For example, the following commands would work in Windows PowerShell 1.0 but would fail after first pipeline iteration in Windows PowerShell 2.0:
$h = @{Name=”Hello”; Value=”Test”}
$h.keys | foreach-object {$h.remove($_)}

To avoid this error, create a sub-expression for the enumerator by using the $() characters. For example:
$($h.keys) | foreach-object {$h.remove($_)}

Restricted verbs and characters:

If you use the Import-Module  cmdlet to load commands that use unapproved verbs or restricted characters in the command name, you will receive a warning. Use the Get-Verb command to see a list of the approved verbs. Do not use any of the following characters in command names: [ # , ( ) { } [ ] & – / \ $ ^ ; : ” ‘ < > | ? @ ` * ~ % + =

Reserved keywords and parameter names:

Windows PowerShell 2.0 has reserved certain keywords as part of language syntax and some names that can be used as parameters to commands, as follows: 

  • Reserved language keywords: USING, CLASS, DEFINE, and VAR
  • Reserved parameter names: –SelectProperty and –SelectObject

Windows Presentation Foundation (WPF) hardware acceleration:

The graphical elements of Windows PowerShell Integrated Scripting Environment (ISE) might not render correctly if you are using Windows Presentation Foundation (WPF) hardware acceleration. If the graphical elements do not render correctly, disable the WPF hardware acceleration, especially if you are using older video drivers or virtualization software. For more information, see http://go.microsoft.com/fwlink/?LinkId=144711.

Help over remoting might not work:

If a user is calling the get-help Windows PowerShell command over Windows PowerShell remoting from a highly/partially (not fully) localized operating system, the help content will not be displayed. Users will see only the command syntax, but no help content for the command and its parameter. To work around this issue, users should copy a localized help file (whichever one they want to make the default) from the localized folder under c:\windows\system32\WindowsPowerShell\v1.0\<locale> to the application/module base folder. (The default path for Windows PowerShell commands is c:\windows\system32\WindowsPowerShell\v1.0.)

Courtesy: Windows Management Framework Relese Notes – Here

Categories
Microsoft Windows Installer, Application Compatibility and Deployments

Download – Windows Management Framework Release Candidate

The Microsoft Windows Management Framework Release Candidate (RC) build for Windows Vista, Windows Server 2008, Windows XP, and Windows Server 2003 includes the following components:

WinRM 2.0

Windows Remote Management (WinRM) is the Microsoft implementation of WS-Management Protocol, a standard Simple Object Access Protocol (SOAP)-based, firewall-friendly protocol that allows hardware and operating systems from different vendors to interoperate. The WS-Management protocol specification provides a common way for systems to access and exchange management information across an IT infrastructure.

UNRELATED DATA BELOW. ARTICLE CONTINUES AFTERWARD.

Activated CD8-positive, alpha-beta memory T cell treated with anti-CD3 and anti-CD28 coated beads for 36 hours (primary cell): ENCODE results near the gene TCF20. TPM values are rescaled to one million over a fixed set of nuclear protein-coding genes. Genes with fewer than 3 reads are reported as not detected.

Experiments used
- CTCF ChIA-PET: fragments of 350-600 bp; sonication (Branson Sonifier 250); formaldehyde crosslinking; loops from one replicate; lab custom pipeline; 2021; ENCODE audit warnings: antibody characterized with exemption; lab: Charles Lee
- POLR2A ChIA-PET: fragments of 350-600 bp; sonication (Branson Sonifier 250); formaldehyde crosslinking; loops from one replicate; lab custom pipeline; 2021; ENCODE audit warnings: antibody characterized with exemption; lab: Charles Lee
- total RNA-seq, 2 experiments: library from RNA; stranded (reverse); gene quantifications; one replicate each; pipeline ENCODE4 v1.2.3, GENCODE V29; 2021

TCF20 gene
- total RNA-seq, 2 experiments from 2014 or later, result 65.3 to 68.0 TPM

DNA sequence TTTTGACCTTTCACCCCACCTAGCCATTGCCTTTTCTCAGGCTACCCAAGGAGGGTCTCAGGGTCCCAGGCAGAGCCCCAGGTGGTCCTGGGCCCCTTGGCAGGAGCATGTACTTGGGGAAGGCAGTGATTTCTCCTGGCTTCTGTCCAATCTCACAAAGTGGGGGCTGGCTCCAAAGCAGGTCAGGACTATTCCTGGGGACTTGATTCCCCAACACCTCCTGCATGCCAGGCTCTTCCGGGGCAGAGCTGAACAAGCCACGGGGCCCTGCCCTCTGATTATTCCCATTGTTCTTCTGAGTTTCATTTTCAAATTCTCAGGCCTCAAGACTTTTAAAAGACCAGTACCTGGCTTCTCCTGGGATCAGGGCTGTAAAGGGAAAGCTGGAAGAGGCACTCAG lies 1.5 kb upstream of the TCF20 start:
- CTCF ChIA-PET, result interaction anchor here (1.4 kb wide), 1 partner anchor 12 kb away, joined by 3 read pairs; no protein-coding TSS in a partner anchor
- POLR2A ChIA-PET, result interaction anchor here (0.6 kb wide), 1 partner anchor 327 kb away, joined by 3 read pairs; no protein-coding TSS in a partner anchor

PowerShell 2.0

Microsoft Windows PowerShell is a new command-line shell and scripting language designed for system administration and automation. Built on the .NET Framework, Windows PowerShell enables IT professionals and developers to control and automate the administration of Windows and applications.

BITS 4.0

Background Intelligent Transfer Service (BITS) is a service that transfers files between a client and a server. BITS provides a simple way to reliably and politely transfer files over HTTP or HTTPS. Both downloads and uploads are supported. Unlike other protocols that transfer files in the foreground, BITS transfers files in the background (by default). Background transfers use only idle network bandwidth in an effort to preserve the user’s interactive experience with other network applications, such as Internet Explorer. Foregound (or normal) transfers are also supported

This RC release is available in English, German and Japanese. The final release will be available in a broader set of languages.

Please note that this build is an RC release and should not be deployed on self-host systems as there may be issues with installation/uninstallation and general usability.

Requirements

Microsoft Windows Management Framework is designed for systems that wish to use the new Windows Management features on downlevel platforms. The system must have the following software installed: Windows Vista SP1, Windows Vista SP2, Windows Server 2008, Windows Server 2008 RTM, Windows XP SP3, or Windows Server 2003 SP2

Installation Instructions

The following are the installation instructions for the Windows Management Framework RC release. These steps may change for the final release.
Step 1: Please select the file that matches the architecture on your computer, the version of Windows on your computer, and the components you wish to install:

  • Architecture: x86 or x64
  • Windows Version: Windows Vista, Windows Server 2008, Windows XP, or Windows Server 2003
  • Components: Core (WinRM 2.0 and PowerShell 2.0) or BITS 4.0

Step 2: Copy the appropriate file from the website to your local desktop.
Step 3: Double click the file and launch the installer.
The installation will prompt for a reboot.

Download the framework here ! ! !